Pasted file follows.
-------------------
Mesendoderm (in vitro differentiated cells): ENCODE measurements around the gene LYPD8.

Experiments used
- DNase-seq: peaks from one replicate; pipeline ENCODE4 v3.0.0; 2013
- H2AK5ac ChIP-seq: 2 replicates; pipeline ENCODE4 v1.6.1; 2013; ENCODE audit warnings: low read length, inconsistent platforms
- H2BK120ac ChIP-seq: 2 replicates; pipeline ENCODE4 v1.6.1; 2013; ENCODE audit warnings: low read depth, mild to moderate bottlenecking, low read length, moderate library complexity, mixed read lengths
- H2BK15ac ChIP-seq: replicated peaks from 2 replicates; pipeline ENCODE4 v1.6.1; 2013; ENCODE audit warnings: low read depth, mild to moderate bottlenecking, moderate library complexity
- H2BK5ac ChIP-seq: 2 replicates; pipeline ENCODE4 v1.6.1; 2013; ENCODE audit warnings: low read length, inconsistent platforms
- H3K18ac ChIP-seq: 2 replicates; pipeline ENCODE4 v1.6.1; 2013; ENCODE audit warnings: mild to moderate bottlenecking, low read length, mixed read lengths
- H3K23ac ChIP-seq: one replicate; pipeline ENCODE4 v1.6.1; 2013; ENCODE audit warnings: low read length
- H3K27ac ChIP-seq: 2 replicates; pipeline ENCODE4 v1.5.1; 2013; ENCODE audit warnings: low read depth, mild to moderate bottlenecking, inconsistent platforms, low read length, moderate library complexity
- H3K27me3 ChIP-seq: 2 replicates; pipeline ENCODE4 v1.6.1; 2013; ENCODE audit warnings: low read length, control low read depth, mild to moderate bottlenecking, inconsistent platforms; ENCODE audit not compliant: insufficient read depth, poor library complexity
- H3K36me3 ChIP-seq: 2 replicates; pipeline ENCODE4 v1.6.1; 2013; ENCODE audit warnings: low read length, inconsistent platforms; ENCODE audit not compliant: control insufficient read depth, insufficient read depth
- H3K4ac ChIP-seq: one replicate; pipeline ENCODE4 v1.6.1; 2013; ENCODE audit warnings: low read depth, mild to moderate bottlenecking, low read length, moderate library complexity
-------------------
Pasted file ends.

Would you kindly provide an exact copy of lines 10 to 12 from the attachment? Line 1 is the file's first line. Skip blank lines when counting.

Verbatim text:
- H3K27ac ChIP-seq: 2 replicates; pipeline ENCODE4 v1.5.1; 2013; ENCODE audit warnings: low read depth, mild to moderate bottlenecking, inconsistent platforms, low read length, moderate library complexity
- H3K27me3 ChIP-seq: 2 replicates; pipeline ENCODE4 v1.6.1; 2013; ENCODE audit warnings: low read length, control low read depth, mild to moderate bottlenecking, inconsistent platforms; ENCODE audit not compliant: insufficient read depth, poor library complexity
- H3K36me3 ChIP-seq: 2 replicates; pipeline ENCODE4 v1.6.1; 2013; ENCODE audit warnings: low read length, inconsistent platforms; ENCODE audit not compliant: control insufficient read depth, insufficient read depth